‘The brain is very vulnerable’: Dutch cyclists urged to wear helmets as road deaths rise

<span>Cyclists in Amsterdam. More than a quarter of journeys in the Netherlands are made by bike. </span><span>Photograph: Getty Images</span>
Cyclists in Amsterdam. More than a quarter of journeys in the Netherlands are made by bike. Photograph: Getty Images

When 42-year-old Myrthe Boss gets on her bike to go shopping in the Dutch town of Ede, she pops on a helmet. This act, considered essential in many countries, marks Boss out as something of a radical in the Netherlands, where helmet-wearing is rare.

Now, however, faced with rising number of traffic deaths linked in particular to older riders and e-bikes, the Dutch government and provinces – not to mention neurologists like Boss – are pushing for cyclists to think again.

“I’m a huge fan of cycling but it’s important to protect ourselves,” Boss said. “The brain is a very vulnerable organ with limited capacity to recover. If you fall from a bike and sustain a brain injury, this has long-term consequences. And a large proportion of people who fall while cycling have brain injury.”

She knows this all too well: in 2019 her mother died after a collision with a car at a roundabout. “A helmet doesn’t prevent everything but it does ensure there is less impact from the street on your head,” Boss said. “You see what it does in your family when you lose someone that way.”

The number of cyclists seriously injured each year in the Netherlands has risen by 27% in the last decade, according to an injury prevention organisation, Veiligheid NL. The Dutch Institute for Road Safety Research (SWOV) found that if all cyclists wore helmets there would be 85 fewer deaths annually. Meanwhile, the European Transport Safety Council says fatalities in older people and e-bikers have set Dutch road safety “back in time 15 years”.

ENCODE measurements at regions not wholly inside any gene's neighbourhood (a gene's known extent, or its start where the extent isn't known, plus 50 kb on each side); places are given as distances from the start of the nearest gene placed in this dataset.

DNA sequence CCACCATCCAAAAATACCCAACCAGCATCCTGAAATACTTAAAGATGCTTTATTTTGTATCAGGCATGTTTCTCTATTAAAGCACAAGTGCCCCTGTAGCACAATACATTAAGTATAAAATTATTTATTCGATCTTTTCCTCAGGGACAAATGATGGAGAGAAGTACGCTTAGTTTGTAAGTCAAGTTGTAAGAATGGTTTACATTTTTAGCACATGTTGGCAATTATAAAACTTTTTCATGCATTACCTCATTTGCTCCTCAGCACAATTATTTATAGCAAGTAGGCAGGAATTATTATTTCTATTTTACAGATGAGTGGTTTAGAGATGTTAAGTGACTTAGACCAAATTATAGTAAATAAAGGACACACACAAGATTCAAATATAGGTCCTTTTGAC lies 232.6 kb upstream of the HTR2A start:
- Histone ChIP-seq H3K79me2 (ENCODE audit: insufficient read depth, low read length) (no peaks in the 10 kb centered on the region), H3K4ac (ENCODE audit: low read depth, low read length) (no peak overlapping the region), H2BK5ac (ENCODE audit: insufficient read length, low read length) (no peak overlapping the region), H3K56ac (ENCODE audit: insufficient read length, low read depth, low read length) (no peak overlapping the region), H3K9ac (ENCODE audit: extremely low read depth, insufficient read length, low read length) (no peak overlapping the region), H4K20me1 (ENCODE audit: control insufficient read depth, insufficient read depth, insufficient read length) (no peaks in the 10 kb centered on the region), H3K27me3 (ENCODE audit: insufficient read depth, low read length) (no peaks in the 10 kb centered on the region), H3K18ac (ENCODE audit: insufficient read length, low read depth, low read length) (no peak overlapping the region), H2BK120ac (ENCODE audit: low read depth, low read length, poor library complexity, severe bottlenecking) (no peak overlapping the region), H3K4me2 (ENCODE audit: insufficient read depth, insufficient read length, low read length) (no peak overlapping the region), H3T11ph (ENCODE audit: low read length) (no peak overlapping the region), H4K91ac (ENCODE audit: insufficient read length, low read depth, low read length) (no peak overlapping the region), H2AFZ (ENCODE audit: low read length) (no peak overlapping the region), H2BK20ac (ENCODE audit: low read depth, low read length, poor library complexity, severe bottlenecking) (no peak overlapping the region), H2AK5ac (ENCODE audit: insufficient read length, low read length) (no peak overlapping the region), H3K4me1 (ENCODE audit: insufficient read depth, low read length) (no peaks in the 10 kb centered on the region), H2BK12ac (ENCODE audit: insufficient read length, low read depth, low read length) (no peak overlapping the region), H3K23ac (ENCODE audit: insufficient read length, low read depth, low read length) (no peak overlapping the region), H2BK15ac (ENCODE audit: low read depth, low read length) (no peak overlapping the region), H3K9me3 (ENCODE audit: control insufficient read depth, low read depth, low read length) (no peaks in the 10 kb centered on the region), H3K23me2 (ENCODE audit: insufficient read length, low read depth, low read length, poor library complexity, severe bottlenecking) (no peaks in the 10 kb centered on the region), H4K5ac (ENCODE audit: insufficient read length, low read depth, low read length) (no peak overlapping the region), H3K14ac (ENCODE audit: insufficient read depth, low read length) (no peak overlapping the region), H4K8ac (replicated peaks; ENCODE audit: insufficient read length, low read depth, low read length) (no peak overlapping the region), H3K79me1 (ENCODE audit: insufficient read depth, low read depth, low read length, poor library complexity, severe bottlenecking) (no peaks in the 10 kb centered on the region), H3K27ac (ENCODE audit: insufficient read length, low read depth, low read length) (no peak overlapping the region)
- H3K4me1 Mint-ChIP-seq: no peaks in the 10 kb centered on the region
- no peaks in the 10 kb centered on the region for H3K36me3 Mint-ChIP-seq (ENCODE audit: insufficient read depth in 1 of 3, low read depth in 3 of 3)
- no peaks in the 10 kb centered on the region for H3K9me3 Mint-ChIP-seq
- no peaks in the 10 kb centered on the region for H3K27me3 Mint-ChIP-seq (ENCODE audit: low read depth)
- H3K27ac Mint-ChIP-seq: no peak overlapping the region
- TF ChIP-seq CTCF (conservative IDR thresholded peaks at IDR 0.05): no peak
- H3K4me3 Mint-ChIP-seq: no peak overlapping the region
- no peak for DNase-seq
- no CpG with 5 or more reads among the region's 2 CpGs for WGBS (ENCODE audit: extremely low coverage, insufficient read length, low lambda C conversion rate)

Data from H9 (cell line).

Cycling is part of the country’s cultural identity and 28% of journeys are made by bike. Child learners often wear helmets but adults tend to be highly resistant.

In an attempt to change this mentality, the Dutch transport ministry plans to publish guidelines next month on voluntary helmet use. Provinces such as Gelderland and Utrecht are already doing their bit, running successful discount promotions, while takeaway companies such as Just Eat now made helmets mandatory for delivery cyclists. A recent editorial in the medical journal Medisch Contact had a simple headline: “Looks good on you, that skull fracture.”

Even the Fietsersbond cyclist association is changing its tone, while stressing that there is no excuse for reckless drivers or poor infrastructure. “We have the position that helmets don’t prevent accidents but it can be a wise decision to wear one on a voluntary basis,” said its director, Esther van Garderen. “Emphasising too much that you should wear a helmet would discourage people from cycling sometimes, though, and has the air of victim-blaming. I think it’s coming slowly, although there’s no such thing as a society with zero danger and we value our culture where you can cycle safe and free.”

Denmark, which prides itself on an equally welcoming climate for cyclists, looks askance at its southern neighbours. Martin Hein, a transport ministry spokesperson, said that while helmets were not compulsory there, many Danes had taken the hint after safe cycling campaigns by NGOs. “Because they’re smart,” he said. “We have very little other than our heads and if we don’t take care of our heads we won’t be able to provide for our families.”

Although countries such as Australia and Sweden have strict helmet rules, the Danes were concerned that a law would put people off cycling and end up being worse for their health. The freedom-loving Dutch have a similar reluctance, according to Patrick Rugebregt, a spokesperson for the SWOV, which has studied a recent helmet campaign in Zeeland province. “Public opinion is the most significant obstacle,” he said.

Bart Groothuijze, who runs the Castodian foundation promoting safer motorbiking, blames a misplaced sense of freedom and vanity. “My position is that if you don’t wear a helmet riding a bike, a horse or whatever vehicle in which you are exposed to all kinds of elements, you are either stupid or you will become stupid after you crash,” he said.

“On one hand the Dutch are quite vain, and secondly the Dutch don’t like to be commanded: if someone says you have to do this, they will do the opposite. That’s embedded in our collective DNA. But one good thing with e-bikes is that the children of elderly people are saying to their parents: you should be wearing a helmet. It’s becoming more normal.”